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may admire the reticence imposed by a "passing" upon Mr Scott's easy style.

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But the truth is-we must state it frankly-Mr Scott has neither knowledge of, nor interest in, the drama. He has been a dramatic critic for forty years, and his enthusiasm is purely personal. Now, the drama, in the actor's despite, is a possible form of art which, though it is moribund to-day, may perhaps revive. But Mr Scott neither knows nor cares anything about it. To cover Sir Henry's retreat, he declares that "actors who have reached the topmost rung of the ladder have never been remarkable for elocutionary excellence, but the reverse. If that be true of England, it is true of no other country, and it explains the mad success of the Music-Halls. any rate, it is typical of Mr Scott's method: there is no problem of the stage of which he offers even a tentative solution. For instance, the paradox of Diderot might perhaps have engrossed him, he might have wondered whether the actor does or does not feel the emotions he is bound to portray. But he merely begs the question in a paragraph. "It is only your insensitive and often indifferent actor," says Mr Scott, "who can instantly break away from chaff and conversation and begin acting somebody else." Has Mr Scott ever been in the actor's foyer of the Comédie Française? Has he ever heard of Kean's exclamation to his son when they were playing Othello, "We're knocking 'em, Charley"? Has it ever occurred

to him that a mummer who felt all that Hamlet felt would die a natural death after ten representations? No, none of these things have ever occurred to him. Pitt perished with the Austerlitz look upon his face. An actor might act Pitt a thousand times, Austerlitz look and all, and never die of the enterprise. And Mr Scott's long experience might have taught him that to counterfeit a sentiment by mechanical means is not the same as to feel your frame shaken by that sentiment. But Mr Scott is content to consult "the Lyceum Knight," or another, and the actor is always resolute to prove that the emotions of his part are his own. The vanity is natural, for if you be not a king, it is passing pleasant to pretend that for two hours you not only acted but felt like a king.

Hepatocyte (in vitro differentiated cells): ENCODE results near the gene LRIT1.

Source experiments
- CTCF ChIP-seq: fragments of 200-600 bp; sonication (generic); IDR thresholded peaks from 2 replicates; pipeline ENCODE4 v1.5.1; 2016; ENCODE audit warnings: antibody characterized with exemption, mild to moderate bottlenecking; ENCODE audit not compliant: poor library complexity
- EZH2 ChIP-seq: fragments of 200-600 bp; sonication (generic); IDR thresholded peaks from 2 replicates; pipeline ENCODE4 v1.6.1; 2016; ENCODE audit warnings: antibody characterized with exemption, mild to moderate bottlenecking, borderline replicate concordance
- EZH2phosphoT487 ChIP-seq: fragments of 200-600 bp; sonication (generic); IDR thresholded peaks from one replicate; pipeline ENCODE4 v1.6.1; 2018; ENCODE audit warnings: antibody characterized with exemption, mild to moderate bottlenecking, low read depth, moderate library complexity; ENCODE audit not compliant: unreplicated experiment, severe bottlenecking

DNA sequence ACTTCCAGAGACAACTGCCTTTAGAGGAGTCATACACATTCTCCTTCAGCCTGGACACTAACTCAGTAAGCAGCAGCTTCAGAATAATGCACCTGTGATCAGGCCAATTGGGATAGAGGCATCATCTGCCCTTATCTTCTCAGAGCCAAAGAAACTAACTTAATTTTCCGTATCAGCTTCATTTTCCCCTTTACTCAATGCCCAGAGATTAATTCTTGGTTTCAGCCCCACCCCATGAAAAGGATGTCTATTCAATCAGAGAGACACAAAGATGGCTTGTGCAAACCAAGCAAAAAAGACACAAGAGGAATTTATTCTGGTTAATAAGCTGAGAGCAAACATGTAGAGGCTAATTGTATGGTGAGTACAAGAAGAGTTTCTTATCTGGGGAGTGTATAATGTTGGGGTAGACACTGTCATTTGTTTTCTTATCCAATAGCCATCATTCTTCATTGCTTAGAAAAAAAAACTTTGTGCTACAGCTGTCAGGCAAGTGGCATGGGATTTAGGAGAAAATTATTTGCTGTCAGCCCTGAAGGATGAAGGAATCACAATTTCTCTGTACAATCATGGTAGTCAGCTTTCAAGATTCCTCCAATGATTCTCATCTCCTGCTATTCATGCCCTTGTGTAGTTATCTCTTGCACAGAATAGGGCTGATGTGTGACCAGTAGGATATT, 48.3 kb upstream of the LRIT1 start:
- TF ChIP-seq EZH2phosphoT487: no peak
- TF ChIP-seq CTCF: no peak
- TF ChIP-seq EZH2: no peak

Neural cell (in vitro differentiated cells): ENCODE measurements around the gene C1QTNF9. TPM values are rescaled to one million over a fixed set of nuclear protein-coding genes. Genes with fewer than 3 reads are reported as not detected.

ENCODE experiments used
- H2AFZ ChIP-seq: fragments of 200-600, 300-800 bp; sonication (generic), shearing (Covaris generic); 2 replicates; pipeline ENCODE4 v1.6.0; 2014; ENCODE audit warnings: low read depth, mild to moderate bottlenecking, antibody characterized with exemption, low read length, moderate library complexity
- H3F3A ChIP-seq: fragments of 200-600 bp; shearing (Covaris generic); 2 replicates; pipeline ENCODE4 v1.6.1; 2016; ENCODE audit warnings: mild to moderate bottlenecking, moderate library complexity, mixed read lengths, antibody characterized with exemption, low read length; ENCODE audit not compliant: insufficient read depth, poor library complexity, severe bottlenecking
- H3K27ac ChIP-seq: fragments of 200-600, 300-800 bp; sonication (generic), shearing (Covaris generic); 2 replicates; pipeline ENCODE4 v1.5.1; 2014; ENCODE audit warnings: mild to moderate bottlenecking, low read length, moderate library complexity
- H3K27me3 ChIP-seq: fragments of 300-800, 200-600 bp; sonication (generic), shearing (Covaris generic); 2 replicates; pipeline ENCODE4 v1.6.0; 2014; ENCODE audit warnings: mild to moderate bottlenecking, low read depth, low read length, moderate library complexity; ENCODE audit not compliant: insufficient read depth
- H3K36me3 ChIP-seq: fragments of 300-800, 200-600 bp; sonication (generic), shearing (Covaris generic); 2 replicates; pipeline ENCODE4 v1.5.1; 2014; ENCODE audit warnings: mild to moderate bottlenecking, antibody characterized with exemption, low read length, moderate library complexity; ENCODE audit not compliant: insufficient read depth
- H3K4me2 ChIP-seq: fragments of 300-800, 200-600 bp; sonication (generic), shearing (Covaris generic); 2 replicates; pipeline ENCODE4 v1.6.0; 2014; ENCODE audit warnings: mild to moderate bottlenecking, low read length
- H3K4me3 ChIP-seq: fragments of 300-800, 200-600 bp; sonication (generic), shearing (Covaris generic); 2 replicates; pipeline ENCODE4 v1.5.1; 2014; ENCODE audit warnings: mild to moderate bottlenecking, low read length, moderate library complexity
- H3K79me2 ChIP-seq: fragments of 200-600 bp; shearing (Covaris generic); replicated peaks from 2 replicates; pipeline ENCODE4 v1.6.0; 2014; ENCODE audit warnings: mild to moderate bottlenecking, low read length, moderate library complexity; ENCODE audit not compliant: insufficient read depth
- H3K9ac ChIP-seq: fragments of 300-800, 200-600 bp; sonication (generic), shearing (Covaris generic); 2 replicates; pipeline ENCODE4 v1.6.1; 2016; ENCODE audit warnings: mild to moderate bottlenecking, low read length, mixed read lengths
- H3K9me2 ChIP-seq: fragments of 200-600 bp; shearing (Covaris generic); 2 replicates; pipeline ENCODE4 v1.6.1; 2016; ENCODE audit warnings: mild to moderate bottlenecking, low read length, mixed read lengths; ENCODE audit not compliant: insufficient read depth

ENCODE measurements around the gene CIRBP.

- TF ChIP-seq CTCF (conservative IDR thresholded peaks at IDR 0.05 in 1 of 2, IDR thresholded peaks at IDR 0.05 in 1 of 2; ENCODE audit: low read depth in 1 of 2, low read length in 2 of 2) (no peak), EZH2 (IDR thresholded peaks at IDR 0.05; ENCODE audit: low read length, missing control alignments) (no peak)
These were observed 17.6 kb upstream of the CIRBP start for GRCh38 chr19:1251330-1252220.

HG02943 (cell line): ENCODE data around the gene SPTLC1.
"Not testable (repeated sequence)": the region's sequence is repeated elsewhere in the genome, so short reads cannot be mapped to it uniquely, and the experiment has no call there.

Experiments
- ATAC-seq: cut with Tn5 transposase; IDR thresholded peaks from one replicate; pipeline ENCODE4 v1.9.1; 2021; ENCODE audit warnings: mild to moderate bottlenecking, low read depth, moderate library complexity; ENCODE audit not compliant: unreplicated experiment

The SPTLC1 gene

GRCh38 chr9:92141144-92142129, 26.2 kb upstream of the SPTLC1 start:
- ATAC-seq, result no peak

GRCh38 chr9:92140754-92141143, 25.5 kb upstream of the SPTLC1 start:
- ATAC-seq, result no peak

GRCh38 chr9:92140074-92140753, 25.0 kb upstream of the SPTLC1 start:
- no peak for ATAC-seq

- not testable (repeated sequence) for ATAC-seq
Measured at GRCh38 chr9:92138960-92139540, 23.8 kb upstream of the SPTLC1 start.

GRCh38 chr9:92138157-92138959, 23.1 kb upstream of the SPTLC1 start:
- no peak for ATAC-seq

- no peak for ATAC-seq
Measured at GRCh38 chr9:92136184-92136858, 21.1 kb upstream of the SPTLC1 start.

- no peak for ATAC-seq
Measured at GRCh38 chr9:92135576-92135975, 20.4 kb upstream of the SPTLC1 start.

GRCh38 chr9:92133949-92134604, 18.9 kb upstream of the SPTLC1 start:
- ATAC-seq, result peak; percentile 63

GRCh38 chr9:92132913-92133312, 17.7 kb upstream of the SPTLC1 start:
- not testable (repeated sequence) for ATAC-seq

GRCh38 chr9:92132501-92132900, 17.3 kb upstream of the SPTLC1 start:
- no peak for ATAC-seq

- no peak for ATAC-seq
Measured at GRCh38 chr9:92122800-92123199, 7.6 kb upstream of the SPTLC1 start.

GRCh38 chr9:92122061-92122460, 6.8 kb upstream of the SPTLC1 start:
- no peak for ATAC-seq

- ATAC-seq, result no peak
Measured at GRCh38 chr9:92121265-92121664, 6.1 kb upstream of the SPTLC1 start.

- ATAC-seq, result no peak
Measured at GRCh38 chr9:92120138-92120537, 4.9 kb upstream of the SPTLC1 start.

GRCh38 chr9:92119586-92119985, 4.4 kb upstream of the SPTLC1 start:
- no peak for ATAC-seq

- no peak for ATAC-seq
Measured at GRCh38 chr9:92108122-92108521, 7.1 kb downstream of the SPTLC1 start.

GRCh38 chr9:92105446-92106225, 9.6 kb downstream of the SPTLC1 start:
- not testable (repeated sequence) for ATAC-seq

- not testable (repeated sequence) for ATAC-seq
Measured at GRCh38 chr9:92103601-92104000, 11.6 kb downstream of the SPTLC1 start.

Again, there is another point of the drama which Mr Scott might have elucidated. What part should scenery play in the economy of the stage? Of the three elements which go to make a play, which is the greatest-the dramatist, the actor, the carpenter? Had Mr Scott been a real critic, he might have found abundant material for a judgment. He has seen Charles Kean of whom Douglas Jerrold declared, when they told him that Mr Kean had elevated the drama, "So he has; he has hung it it on a clothes' peg." He has revered the grandiose productions of "the Lyceum Knight.' But Mr Scott expresses no opinion;

an OX is upon his tongue,
and he fears to discount the
voice of flattery. Nevertheless
the problem is worth solution,
and Mr Scott's experience, had
it been sincere, would have
been invaluable. However, Mr
Scott is silenced. In the first
place, Sir Henry Irving was
pledged to a solid, inartistic
presentation of what he plain-
tively believed to be reality. In
the second place, no dramatist
-not even Lytton or Shake-
speare or Tom Robertson
himself was ever of the same
importance in Mr Scott's eyes
as "good old
or "the
brave little
How, then,
should he attempt an answer
to an interesting question? It
would have been as much as
his life was worth, and was
he not already scarred and
wounded beyond recognition?